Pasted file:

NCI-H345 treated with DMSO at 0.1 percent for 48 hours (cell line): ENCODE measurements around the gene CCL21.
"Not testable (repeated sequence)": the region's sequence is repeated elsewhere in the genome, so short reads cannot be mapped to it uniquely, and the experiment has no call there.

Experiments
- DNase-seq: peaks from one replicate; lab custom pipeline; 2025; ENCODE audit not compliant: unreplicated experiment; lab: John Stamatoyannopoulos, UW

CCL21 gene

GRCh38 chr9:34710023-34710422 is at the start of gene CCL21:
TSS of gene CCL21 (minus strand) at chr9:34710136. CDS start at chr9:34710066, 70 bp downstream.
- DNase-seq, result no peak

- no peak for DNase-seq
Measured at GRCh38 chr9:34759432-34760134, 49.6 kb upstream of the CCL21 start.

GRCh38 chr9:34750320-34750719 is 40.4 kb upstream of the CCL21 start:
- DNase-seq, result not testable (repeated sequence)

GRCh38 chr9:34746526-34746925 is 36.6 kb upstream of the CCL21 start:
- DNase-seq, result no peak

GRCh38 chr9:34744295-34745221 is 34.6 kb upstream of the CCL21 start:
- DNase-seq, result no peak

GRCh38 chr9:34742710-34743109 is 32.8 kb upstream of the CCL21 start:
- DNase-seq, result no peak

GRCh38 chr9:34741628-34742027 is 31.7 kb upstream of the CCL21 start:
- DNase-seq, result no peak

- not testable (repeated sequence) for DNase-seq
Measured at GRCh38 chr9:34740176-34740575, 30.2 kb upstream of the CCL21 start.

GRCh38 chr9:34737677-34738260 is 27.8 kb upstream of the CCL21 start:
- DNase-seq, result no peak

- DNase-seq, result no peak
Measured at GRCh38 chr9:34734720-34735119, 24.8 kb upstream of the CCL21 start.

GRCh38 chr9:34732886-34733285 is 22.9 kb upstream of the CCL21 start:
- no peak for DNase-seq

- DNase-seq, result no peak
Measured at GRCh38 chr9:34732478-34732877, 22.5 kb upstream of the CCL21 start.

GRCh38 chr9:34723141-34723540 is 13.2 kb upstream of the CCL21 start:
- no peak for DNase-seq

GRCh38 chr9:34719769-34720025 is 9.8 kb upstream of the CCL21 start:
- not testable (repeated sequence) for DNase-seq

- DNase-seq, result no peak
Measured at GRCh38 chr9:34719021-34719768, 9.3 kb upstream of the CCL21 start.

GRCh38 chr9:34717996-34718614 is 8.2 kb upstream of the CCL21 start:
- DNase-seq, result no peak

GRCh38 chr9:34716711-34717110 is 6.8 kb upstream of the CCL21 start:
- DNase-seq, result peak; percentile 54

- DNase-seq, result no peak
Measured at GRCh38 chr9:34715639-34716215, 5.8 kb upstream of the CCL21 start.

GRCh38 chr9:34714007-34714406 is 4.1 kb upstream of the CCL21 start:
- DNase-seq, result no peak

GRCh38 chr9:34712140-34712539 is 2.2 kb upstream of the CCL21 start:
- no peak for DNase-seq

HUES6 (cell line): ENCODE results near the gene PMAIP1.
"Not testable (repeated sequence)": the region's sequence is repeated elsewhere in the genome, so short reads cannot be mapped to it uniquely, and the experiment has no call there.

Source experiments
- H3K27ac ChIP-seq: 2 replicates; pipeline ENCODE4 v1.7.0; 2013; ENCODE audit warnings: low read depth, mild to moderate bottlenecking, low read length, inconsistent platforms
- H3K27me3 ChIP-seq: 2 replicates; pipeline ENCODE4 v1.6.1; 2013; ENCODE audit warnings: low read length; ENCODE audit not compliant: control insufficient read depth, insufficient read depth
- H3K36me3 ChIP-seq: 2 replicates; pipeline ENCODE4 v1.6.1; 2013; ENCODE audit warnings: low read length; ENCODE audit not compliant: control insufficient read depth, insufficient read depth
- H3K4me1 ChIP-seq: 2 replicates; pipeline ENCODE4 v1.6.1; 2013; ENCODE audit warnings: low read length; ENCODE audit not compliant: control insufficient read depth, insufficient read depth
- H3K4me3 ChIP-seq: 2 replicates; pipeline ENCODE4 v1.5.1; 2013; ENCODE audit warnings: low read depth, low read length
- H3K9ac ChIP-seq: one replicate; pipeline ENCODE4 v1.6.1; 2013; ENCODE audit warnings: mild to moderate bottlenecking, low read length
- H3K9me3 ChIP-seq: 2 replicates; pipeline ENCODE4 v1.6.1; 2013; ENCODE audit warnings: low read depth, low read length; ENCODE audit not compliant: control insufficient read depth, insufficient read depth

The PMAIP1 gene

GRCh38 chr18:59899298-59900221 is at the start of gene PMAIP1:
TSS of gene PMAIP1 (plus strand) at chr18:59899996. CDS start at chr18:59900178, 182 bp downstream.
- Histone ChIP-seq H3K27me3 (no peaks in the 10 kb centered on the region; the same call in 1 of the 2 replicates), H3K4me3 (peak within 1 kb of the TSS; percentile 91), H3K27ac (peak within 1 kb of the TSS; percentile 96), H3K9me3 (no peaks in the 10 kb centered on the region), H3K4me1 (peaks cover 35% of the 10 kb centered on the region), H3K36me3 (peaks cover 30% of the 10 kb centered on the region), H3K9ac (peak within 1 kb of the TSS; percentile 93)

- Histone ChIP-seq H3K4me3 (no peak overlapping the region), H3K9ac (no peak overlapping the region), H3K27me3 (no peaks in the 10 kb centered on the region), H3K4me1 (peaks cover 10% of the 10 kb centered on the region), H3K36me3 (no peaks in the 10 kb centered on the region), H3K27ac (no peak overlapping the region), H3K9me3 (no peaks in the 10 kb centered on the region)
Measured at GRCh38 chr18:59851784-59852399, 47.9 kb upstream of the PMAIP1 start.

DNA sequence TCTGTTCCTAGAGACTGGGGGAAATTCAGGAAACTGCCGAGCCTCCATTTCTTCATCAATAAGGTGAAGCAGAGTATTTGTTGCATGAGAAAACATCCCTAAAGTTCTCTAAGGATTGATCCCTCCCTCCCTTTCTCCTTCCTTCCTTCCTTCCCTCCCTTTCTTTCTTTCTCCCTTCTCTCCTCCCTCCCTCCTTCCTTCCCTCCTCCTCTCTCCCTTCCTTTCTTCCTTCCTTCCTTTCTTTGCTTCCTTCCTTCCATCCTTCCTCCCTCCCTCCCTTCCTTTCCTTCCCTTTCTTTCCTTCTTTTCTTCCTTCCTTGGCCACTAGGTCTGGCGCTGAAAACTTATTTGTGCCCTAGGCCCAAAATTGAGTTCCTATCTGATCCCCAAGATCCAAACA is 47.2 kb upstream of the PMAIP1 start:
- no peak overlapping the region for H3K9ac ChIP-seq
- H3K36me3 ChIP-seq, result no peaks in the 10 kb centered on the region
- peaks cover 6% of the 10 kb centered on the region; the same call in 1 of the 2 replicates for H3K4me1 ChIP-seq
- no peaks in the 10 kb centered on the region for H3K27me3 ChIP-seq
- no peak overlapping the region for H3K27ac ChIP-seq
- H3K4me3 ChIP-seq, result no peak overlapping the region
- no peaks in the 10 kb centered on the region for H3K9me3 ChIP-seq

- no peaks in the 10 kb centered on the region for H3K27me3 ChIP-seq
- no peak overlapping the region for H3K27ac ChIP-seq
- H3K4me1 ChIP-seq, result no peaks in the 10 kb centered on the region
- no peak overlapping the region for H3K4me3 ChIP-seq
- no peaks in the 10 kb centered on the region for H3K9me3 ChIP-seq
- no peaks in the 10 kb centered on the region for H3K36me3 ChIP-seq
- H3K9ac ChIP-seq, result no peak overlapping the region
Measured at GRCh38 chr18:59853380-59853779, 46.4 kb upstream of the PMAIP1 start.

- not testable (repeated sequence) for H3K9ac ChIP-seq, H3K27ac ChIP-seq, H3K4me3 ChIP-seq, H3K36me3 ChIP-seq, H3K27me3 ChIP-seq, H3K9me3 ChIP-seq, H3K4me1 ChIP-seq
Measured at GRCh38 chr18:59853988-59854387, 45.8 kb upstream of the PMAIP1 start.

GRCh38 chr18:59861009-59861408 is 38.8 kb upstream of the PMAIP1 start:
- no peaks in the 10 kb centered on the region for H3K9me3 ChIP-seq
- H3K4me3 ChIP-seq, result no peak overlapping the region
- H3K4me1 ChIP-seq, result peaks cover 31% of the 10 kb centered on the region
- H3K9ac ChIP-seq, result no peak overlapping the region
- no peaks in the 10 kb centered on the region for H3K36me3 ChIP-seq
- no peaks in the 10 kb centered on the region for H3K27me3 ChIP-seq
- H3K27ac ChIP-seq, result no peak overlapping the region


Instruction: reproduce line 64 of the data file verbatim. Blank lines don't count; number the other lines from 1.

- no peak overlapping the region for H3K9ac ChIP-seq